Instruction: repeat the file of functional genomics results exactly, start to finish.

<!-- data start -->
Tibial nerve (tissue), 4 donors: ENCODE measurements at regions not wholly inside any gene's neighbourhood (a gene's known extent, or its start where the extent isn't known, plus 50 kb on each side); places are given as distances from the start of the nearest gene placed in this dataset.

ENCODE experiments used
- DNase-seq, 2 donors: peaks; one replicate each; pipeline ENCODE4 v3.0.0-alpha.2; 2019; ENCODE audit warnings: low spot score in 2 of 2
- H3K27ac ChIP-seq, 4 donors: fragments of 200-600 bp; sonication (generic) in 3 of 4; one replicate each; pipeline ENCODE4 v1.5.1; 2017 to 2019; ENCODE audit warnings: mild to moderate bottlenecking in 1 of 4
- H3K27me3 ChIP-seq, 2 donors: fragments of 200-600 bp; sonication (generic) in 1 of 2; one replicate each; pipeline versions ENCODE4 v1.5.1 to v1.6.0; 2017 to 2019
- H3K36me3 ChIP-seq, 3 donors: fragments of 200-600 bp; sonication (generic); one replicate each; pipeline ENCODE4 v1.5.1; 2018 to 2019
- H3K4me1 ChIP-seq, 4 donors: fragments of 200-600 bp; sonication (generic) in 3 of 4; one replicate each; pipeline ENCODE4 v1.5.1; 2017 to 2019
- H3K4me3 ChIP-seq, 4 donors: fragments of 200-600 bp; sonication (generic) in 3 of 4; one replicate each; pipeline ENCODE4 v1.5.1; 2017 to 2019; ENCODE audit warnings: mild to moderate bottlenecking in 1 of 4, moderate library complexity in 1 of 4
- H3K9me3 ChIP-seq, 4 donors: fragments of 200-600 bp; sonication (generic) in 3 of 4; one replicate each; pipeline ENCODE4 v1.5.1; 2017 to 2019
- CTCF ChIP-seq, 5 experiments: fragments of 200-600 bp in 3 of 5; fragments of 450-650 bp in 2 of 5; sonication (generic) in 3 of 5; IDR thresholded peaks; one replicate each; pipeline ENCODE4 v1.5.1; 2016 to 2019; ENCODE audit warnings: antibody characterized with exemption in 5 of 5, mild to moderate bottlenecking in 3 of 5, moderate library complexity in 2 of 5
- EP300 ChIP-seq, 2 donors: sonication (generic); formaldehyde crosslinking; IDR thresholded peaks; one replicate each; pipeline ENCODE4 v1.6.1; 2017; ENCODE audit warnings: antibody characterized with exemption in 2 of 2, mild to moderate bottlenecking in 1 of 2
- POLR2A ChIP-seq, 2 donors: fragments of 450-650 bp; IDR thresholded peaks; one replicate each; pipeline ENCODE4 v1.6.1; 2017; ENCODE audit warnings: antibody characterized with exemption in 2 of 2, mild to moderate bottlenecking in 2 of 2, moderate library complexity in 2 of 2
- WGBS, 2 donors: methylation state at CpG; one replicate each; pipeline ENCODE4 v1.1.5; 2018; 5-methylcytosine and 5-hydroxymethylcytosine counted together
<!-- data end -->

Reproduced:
Tibial nerve (tissue), 4 donors: ENCODE measurements at regions not wholly inside any gene's neighbourhood (a gene's known extent, or its start where the extent isn't known, plus 50 kb on each side); places are given as distances from the start of the nearest gene placed in this dataset.

ENCODE experiments used
- DNase-seq, 2 donors: peaks; one replicate each; pipeline ENCODE4 v3.0.0-alpha.2; 2019; ENCODE audit warnings: low spot score in 2 of 2
- H3K27ac ChIP-seq, 4 donors: fragments of 200-600 bp; sonication (generic) in 3 of 4; one replicate each; pipeline ENCODE4 v1.5.1; 2017 to 2019; ENCODE audit warnings: mild to moderate bottlenecking in 1 of 4
- H3K27me3 ChIP-seq, 2 donors: fragments of 200-600 bp; sonication (generic) in 1 of 2; one replicate each; pipeline versions ENCODE4 v1.5.1 to v1.6.0; 2017 to 2019
- H3K36me3 ChIP-seq, 3 donors: fragments of 200-600 bp; sonication (generic); one replicate each; pipeline ENCODE4 v1.5.1; 2018 to 2019
- H3K4me1 ChIP-seq, 4 donors: fragments of 200-600 bp; sonication (generic) in 3 of 4; one replicate each; pipeline ENCODE4 v1.5.1; 2017 to 2019
- H3K4me3 ChIP-seq, 4 donors: fragments of 200-600 bp; sonication (generic) in 3 of 4; one replicate each; pipeline ENCODE4 v1.5.1; 2017 to 2019; ENCODE audit warnings: mild to moderate bottlenecking in 1 of 4, moderate library complexity in 1 of 4
- H3K9me3 ChIP-seq, 4 donors: fragments of 200-600 bp; sonication (generic) in 3 of 4; one replicate each; pipeline ENCODE4 v1.5.1; 2017 to 2019
- CTCF ChIP-seq, 5 experiments: fragments of 200-600 bp in 3 of 5; fragments of 450-650 bp in 2 of 5; sonication (generic) in 3 of 5; IDR thresholded peaks; one replicate each; pipeline ENCODE4 v1.5.1; 2016 to 2019; ENCODE audit warnings: antibody characterized with exemption in 5 of 5, mild to moderate bottlenecking in 3 of 5, moderate library complexity in 2 of 5
- EP300 ChIP-seq, 2 donors: sonication (generic); formaldehyde crosslinking; IDR thresholded peaks; one replicate each; pipeline ENCODE4 v1.6.1; 2017; ENCODE audit warnings: antibody characterized with exemption in 2 of 2, mild to moderate bottlenecking in 1 of 2
- POLR2A ChIP-seq, 2 donors: fragments of 450-650 bp; IDR thresholded peaks; one replicate each; pipeline ENCODE4 v1.6.1; 2017; ENCODE audit warnings: antibody characterized with exemption in 2 of 2, mild to moderate bottlenecking in 2 of 2, moderate library complexity in 2 of 2
- WGBS, 2 donors: methylation state at CpG; one replicate each; pipeline ENCODE4 v1.1.5; 2018; 5-methylcytosine and 5-hydroxymethylcytosine counted together